Though it's hard to imagine a combination of Ford and GM ever adding up to more than the sum of their parts, there is precedent for the two companies cooperating. The two recently developed a six-speed transmission, something seen as a commodity by the two companies, that is now available in both companies' passenger cars. "There are other places like that the two could cooperate to their mutual advantage, but it can be difficult to decide where the lines of competition end," says David Cole, chairman of the Center for Automotive Research in Ann Arbor, Mich.
A LOT IN COMMON. Ford and GM both have depressed stock valuations, dented credit ratings, and falling market share. GM lost more than $10 billion last year. Ford will lose several billion this year. Both companies have been undertaking massive restructurings and have announced headcount reductions in excess of 70,000. Ford's and GM's shares both closed lower in trading on Sept. 18 after the alliance talks were made public.
While cooperative alliances here and there—transmissions and engine blocks for small cars, for example—could make sense, a full-blown combination of the two companies would be a colossal undertaking. And it would probably not meet regulatory resistance, given the declines of their respective market shares relative to the surging Japanese and Korean automakers, such as Toyota (TM), Honda (HMC), and Hyundai. GM and Ford together control 16 brands in the U.S., with GM adding three more overseas. Both companies have been reluctant to part with any of them, even in the face of overwhelming arguments that neither has the wherewithal to manage so many.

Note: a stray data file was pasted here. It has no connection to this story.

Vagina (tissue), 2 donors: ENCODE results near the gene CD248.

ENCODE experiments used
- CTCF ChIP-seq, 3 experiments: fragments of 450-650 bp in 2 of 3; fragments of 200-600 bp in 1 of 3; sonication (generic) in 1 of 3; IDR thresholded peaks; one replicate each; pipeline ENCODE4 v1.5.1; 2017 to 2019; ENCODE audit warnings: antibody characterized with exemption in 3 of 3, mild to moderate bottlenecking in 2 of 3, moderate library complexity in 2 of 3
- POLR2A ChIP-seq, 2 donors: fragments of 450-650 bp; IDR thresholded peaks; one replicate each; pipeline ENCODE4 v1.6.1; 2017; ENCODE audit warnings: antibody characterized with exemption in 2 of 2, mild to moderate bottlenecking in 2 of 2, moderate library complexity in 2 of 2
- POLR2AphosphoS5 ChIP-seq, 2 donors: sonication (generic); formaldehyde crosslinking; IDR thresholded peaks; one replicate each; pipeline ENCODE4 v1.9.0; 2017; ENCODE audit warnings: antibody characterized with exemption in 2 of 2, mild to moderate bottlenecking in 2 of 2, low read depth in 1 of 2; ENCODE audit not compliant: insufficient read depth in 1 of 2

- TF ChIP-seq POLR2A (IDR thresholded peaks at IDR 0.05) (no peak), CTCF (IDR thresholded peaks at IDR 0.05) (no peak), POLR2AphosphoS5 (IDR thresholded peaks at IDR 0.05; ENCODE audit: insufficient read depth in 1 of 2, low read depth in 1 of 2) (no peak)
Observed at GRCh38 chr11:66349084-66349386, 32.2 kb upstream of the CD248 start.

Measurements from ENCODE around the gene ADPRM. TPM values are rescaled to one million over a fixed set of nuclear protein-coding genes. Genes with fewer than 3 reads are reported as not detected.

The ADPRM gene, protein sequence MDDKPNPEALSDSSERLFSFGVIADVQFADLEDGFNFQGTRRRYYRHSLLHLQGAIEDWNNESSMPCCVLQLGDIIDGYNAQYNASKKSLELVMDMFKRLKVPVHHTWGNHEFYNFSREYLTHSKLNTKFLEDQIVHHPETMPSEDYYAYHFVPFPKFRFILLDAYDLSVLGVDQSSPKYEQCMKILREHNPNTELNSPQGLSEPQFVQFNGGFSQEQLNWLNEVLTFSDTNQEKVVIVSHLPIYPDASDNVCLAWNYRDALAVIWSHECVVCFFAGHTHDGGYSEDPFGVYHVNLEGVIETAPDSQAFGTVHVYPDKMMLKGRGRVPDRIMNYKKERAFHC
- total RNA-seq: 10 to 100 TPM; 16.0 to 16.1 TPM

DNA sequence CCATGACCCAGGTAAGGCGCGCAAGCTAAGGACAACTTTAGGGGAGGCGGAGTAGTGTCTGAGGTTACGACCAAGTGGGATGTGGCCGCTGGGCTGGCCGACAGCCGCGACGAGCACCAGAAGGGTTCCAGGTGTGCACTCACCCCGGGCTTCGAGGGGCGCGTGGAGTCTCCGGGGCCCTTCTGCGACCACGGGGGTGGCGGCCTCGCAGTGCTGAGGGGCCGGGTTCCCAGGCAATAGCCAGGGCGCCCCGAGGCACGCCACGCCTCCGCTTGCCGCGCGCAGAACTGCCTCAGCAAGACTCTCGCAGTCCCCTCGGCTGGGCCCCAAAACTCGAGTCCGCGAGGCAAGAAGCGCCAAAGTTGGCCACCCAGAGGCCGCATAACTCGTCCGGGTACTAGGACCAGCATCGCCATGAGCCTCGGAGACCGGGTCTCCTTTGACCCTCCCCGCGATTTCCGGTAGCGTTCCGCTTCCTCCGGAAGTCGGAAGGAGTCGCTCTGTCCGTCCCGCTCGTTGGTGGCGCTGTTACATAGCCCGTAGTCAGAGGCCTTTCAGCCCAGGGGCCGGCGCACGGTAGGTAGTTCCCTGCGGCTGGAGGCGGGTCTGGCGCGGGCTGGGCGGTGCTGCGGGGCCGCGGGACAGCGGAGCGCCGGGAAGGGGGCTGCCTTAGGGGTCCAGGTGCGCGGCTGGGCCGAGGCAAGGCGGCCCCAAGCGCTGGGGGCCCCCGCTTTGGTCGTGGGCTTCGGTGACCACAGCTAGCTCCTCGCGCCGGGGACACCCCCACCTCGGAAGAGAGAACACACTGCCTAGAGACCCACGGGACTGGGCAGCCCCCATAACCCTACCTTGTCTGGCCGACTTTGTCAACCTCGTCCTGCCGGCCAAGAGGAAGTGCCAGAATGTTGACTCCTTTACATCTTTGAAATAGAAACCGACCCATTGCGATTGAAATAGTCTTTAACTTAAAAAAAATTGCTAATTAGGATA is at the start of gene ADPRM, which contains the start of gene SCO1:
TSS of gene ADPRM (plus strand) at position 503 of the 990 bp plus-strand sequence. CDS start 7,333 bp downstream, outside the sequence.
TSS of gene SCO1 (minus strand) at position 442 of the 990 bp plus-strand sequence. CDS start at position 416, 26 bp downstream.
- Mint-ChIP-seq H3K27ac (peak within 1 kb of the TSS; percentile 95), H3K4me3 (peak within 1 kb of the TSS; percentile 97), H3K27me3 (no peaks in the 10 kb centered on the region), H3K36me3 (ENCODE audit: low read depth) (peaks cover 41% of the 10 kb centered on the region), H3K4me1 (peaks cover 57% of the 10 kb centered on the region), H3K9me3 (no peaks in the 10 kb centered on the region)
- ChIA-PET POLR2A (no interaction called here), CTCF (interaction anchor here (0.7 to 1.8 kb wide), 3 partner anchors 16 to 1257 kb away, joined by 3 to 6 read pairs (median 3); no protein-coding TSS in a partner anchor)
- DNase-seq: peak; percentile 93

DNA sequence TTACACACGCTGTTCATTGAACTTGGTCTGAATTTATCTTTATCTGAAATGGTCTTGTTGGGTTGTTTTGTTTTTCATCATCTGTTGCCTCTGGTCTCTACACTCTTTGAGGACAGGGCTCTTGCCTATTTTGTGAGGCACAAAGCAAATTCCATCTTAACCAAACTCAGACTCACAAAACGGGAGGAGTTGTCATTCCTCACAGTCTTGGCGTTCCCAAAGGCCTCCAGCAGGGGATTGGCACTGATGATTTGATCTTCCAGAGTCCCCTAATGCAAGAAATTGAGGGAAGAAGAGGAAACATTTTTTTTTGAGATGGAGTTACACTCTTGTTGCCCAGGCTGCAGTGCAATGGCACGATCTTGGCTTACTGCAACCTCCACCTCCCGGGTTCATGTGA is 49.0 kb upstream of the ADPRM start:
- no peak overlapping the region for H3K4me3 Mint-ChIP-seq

Casesa doesn't think a merger or even an alliance makes much sense. The two companies have too many like models and their brands chase the same customers. They just don't bring each other much that the other doesn't have. "I don't think it would make a lot of sense strategically because they have enormous overlap in their buyer bases," he says.